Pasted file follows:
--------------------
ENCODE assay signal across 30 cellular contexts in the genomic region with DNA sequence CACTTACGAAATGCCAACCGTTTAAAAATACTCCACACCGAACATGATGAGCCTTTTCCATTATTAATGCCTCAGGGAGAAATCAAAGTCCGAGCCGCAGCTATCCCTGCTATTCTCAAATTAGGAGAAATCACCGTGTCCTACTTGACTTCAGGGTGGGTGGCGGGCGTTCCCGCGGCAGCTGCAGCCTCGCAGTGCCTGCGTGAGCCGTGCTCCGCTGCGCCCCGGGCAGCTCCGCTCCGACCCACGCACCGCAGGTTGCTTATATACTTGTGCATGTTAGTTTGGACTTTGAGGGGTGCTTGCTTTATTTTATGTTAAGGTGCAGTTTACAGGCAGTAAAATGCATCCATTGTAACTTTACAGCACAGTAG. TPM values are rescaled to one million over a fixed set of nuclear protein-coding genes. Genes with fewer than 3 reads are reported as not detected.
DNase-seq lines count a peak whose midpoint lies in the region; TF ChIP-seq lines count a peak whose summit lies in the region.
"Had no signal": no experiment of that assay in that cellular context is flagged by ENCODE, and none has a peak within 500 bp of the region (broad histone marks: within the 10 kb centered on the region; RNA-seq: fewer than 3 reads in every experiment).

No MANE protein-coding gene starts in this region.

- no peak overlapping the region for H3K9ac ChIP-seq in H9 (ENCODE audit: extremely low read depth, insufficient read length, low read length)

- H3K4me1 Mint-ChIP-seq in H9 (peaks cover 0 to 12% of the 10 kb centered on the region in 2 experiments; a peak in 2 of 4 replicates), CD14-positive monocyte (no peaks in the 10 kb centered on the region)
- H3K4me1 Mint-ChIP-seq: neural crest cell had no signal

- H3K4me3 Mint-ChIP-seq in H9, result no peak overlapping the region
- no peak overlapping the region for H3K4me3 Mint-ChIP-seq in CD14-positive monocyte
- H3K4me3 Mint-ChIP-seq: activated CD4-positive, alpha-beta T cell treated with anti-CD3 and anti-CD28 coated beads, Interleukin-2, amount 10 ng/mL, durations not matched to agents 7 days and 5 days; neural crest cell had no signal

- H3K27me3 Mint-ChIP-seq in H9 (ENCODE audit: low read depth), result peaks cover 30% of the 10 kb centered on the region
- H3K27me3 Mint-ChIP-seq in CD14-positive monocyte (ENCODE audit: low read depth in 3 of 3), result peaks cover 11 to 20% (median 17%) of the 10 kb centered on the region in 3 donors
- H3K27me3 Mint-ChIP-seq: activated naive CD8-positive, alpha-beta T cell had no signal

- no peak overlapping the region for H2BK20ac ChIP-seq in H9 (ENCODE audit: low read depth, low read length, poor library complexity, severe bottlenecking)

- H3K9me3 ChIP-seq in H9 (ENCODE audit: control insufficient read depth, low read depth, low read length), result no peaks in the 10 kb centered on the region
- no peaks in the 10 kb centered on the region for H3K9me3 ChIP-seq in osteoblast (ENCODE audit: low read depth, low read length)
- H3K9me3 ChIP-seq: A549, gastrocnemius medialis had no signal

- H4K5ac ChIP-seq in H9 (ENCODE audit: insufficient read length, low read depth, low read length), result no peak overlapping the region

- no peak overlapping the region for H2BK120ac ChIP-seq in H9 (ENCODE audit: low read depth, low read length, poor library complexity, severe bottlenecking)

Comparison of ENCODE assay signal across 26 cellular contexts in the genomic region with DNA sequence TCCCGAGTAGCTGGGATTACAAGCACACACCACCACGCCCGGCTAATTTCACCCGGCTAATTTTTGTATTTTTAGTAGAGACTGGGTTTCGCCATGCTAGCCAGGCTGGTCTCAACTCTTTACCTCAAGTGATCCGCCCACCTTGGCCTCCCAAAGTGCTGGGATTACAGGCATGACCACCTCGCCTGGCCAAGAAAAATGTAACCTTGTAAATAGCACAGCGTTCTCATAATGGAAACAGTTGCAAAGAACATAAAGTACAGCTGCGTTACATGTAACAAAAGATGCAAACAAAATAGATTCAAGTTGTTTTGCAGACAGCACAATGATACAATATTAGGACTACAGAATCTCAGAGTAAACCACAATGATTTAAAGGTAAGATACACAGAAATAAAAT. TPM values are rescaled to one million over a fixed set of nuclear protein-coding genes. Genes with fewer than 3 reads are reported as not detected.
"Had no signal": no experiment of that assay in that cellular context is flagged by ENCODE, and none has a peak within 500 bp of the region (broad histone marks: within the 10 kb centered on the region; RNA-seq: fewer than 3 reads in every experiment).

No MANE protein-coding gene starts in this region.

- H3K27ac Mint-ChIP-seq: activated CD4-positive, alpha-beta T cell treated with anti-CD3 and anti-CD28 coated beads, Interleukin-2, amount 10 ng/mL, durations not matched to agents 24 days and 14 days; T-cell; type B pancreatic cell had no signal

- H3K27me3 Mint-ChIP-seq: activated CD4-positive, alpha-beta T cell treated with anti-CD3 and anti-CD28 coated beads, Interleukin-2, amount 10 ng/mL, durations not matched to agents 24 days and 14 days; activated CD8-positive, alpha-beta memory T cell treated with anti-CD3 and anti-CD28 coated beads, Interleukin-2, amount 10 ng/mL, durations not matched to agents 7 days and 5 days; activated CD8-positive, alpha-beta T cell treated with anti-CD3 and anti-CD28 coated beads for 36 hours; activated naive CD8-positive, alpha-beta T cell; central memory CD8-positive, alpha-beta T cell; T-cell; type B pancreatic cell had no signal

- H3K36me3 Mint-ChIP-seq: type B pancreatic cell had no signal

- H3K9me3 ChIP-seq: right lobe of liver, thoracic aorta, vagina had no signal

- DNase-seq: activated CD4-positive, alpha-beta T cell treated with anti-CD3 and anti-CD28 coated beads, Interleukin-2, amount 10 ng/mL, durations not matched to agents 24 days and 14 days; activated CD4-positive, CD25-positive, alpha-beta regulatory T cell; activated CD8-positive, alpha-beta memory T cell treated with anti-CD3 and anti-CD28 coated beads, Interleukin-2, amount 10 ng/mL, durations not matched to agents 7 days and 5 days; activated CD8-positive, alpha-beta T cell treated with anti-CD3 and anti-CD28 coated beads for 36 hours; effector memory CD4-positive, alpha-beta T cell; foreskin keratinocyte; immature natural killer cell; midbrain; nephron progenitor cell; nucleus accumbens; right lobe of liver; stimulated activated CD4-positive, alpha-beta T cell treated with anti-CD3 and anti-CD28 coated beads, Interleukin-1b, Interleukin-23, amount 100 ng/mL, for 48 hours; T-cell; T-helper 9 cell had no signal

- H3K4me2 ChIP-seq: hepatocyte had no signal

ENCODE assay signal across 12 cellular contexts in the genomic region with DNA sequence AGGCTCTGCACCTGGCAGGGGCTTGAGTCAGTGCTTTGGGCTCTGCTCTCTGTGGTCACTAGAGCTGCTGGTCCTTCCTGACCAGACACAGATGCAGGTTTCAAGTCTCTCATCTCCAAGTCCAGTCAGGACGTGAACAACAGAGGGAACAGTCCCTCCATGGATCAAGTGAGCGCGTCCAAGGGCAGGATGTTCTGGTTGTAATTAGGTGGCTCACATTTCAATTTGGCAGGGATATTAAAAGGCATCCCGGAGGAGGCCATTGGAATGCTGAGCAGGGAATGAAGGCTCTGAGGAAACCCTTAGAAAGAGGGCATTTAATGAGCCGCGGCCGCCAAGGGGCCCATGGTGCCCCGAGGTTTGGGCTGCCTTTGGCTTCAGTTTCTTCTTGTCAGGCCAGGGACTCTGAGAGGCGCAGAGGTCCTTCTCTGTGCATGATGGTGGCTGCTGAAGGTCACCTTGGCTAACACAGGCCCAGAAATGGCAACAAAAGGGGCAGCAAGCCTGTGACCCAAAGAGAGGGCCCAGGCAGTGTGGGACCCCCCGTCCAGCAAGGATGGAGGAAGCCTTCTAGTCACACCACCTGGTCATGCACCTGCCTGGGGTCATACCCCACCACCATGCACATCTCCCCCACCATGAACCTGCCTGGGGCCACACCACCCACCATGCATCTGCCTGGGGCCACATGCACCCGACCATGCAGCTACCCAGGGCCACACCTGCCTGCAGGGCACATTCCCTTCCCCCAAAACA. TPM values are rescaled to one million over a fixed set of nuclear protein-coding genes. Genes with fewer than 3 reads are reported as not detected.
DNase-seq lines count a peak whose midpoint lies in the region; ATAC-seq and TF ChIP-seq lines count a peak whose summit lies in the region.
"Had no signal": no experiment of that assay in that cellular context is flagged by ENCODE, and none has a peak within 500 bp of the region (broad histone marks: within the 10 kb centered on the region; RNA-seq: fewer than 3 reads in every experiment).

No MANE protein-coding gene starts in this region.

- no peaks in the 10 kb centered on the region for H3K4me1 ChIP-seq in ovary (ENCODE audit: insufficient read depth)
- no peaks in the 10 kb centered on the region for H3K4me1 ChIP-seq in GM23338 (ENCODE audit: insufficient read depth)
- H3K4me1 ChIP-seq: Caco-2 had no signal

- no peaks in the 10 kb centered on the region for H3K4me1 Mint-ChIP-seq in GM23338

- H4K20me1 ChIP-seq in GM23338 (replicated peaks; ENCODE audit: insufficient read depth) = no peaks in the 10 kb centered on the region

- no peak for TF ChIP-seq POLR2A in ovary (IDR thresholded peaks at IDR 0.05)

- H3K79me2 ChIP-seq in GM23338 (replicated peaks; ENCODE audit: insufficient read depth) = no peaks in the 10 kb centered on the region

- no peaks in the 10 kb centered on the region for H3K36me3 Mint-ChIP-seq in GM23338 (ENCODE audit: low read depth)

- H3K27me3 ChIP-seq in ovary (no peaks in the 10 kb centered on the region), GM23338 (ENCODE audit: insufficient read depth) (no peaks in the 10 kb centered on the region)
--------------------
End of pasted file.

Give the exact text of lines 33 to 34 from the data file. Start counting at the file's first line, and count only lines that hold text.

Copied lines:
- no peaks in the 10 kb centered on the region for H3K4me1 ChIP-seq in ovary (ENCODE audit: insufficient read depth)
- no peaks in the 10 kb centered on the region for H3K4me1 ChIP-seq in GM23338 (ENCODE audit: insufficient read depth)